Maybe someday the movie “Oppenheimer” will have played a role in a youngster’s decision to become a nuclear physicist.
After all, when Cleveland High School teacher Ashli Knoell saw the movie “Jurassic Park” when it came out, it made her consider being a paleontologist. It was the first movie she ever saw.
As it turned out, she’s no Ross Geller, merely a STEAM and robotics teacher — “pretty much all things science,” is how she described her role — at CHS, where she’s starting her fifth year.
“I’m a lifelong teacher. It’s kinda my thing,” Knoell (pronounced “knoll”) said. “You should never stop learning. We do passion projects where the students pick things they’re interested in.”
That includes “battle-bots” competitions, and what 21st century kids don’t like that?
It’s an elective, which is advantageous for Knoell and her students, because it’s where they want to be each day, starting Thursday, Aug. 3, when the bell rings for the first time in the 2023-24 school year.
She’s also been involved with Educators Rising and a few clubs at CHS.
“I do a showcase in my room at the end of the school year,” she said. “I’ve had students who have built things; I had a student who did a cookbook, I had a student who started a nonprofit last year; I had a student who painted something. It’s not just constrained to robotics.”
Project-based learning is how she termed it.
“I have students who are excellent at coding, and I have students who build; I have students who can write about their learning or sketch it out,” she explained. “I don’t teach from a textbook”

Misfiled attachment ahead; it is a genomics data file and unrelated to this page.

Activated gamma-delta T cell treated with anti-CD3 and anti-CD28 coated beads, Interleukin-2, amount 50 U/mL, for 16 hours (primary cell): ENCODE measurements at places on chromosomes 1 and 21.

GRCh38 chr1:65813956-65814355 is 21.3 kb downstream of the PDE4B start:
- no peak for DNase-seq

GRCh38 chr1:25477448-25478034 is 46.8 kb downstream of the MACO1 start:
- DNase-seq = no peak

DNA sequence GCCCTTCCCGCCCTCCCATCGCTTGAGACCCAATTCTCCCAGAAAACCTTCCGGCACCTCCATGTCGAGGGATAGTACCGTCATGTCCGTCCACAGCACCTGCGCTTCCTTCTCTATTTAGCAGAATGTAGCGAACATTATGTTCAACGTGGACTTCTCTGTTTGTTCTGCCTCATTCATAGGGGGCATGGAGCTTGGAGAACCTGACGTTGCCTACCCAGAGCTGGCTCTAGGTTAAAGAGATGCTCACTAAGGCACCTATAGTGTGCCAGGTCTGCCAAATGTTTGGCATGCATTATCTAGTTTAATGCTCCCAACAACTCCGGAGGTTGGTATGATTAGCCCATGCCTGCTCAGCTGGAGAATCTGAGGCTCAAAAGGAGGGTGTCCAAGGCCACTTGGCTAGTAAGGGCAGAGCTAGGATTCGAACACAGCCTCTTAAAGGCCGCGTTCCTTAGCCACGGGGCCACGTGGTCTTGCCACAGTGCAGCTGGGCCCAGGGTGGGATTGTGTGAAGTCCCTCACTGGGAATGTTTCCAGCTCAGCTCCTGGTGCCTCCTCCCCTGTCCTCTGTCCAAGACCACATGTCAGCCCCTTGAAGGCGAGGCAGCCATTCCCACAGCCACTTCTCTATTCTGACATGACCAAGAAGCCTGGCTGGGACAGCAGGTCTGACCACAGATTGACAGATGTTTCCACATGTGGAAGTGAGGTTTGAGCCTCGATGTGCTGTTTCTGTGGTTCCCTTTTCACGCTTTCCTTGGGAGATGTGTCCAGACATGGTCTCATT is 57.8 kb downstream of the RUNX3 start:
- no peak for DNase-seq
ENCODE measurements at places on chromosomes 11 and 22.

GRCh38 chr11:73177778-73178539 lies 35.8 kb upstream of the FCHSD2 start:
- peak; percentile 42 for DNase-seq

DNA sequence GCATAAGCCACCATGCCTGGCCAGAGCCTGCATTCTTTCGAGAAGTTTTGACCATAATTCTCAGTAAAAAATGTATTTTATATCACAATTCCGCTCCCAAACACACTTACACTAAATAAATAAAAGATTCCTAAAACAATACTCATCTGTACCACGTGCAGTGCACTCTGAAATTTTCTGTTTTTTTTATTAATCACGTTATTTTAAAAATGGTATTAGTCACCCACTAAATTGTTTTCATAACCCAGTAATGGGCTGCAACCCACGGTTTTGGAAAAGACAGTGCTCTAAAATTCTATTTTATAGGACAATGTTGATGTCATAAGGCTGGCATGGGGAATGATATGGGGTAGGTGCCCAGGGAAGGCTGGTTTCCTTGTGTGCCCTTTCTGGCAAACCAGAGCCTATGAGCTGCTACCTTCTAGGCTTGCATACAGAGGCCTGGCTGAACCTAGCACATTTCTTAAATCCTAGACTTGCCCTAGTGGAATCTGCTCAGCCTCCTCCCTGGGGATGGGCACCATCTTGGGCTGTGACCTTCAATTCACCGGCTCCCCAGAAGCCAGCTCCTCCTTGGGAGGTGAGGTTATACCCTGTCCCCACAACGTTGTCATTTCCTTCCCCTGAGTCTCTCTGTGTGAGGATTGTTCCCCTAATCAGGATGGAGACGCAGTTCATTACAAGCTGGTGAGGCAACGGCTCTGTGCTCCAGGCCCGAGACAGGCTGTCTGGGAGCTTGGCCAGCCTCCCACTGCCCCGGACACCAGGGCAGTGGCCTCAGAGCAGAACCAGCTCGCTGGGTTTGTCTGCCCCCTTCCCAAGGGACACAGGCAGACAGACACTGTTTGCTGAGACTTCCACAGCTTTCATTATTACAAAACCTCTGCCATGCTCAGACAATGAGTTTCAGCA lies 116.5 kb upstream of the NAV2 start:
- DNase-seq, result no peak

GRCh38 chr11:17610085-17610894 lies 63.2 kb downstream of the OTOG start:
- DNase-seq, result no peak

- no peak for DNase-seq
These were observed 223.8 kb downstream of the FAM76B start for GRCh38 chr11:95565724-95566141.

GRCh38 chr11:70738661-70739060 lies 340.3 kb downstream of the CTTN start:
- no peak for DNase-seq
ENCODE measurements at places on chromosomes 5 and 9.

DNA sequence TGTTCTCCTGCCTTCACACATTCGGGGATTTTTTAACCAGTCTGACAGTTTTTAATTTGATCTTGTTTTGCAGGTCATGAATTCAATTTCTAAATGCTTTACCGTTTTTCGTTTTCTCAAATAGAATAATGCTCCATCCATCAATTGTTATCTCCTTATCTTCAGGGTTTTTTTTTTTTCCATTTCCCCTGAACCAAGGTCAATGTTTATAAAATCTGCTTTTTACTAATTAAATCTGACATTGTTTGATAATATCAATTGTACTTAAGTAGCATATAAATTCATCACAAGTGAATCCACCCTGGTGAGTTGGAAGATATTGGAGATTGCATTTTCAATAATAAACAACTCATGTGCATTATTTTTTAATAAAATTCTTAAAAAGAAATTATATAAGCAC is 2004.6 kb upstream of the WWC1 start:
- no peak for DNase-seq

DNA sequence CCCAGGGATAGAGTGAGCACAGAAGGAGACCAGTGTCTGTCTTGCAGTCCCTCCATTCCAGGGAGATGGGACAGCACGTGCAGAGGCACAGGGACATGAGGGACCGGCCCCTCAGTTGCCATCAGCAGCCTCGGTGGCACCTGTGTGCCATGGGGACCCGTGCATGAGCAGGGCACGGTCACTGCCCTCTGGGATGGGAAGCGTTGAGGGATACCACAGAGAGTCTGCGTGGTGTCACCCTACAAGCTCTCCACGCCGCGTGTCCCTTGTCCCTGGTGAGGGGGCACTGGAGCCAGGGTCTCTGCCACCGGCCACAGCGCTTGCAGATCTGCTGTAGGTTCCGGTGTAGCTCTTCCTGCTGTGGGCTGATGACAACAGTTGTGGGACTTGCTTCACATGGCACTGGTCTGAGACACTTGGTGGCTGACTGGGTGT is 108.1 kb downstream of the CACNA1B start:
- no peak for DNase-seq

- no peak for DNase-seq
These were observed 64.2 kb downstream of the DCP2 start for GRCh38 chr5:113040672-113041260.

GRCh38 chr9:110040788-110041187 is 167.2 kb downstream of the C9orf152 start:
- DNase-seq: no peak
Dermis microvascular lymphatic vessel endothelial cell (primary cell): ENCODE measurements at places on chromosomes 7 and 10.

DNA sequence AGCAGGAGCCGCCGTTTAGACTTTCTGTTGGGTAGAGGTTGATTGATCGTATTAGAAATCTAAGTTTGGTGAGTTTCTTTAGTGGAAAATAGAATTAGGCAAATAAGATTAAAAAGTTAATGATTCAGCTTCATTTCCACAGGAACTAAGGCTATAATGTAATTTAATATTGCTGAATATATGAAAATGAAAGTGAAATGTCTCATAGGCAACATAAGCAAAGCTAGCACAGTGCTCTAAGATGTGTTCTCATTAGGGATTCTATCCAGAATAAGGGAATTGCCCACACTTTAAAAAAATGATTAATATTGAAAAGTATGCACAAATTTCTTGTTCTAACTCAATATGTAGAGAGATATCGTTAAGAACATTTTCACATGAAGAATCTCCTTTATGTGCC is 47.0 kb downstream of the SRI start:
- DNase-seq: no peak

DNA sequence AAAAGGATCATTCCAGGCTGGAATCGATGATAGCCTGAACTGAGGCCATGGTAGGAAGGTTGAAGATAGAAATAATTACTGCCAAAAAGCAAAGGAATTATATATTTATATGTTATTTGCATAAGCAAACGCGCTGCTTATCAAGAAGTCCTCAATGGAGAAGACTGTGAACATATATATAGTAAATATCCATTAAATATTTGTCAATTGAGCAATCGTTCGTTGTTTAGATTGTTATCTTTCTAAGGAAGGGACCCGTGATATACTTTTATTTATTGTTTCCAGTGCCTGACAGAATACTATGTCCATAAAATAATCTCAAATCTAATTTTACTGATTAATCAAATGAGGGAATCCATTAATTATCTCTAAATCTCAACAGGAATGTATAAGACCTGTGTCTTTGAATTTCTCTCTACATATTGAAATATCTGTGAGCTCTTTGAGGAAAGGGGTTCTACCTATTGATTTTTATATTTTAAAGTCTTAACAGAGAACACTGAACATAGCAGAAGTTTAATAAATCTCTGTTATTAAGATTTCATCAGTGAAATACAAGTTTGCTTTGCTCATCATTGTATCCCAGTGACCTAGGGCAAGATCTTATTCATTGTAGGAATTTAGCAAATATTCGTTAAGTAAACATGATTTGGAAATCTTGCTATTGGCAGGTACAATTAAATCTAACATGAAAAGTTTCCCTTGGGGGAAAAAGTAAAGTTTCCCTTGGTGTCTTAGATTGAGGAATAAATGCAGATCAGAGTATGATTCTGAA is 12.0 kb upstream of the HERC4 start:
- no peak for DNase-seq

A 2006 graduate of Cuba High School — Sandoval County’s Cuba, not Ricky Ricardo’s Cuba — where she said only one room on campus had internet access, Knoell said she “ended up in Rio after eight years of teaching for APS.”
It was time for a job change, she decided.
“I decided that I would like to teach high school,” she said, having been at a middle school and an elementary school during her days with APS.
“It’s never been about money for me — ever,” she said. “As long as I can out food on the table and basic needs are met. … How can I help tomorrow, move forward?
She obtained her undergraduate degrees, in elementary education and science, at the University of New Mexico. She headed south to Socorro and New Mexico Tech.
“I was at a training and another teacher said that there’s a really cool program that I think you should check out at New Mexico Tech, and it’s for science and math teachers interested in technology,” so she did, heading to Socorro.
“That’s how I found out about the masters program there.”
Last December, she met Shelly Gruenig of robotics lore in Rio Rancho.
“She’s an amazing human,” Knoell said. Many of Gruenig’s summer campers wind up in Knoell’s classes.
She said she’s undecided about the role artificial intelligence (AI) will play in her future and is planning to have some students get involved in it ahead of time.
Back in Cuba High School, she recalled, “They had a row of four or five computers and you had a sign-out time to be there. I don’t think I really used computers until I went to college, and then it was a sharp learning curve for me.”
But Knoell’s not about easier: “We need more teachers. … It is a good profession.
“I try to make it fun,” she said. “Students who are respected and heard are happy students.”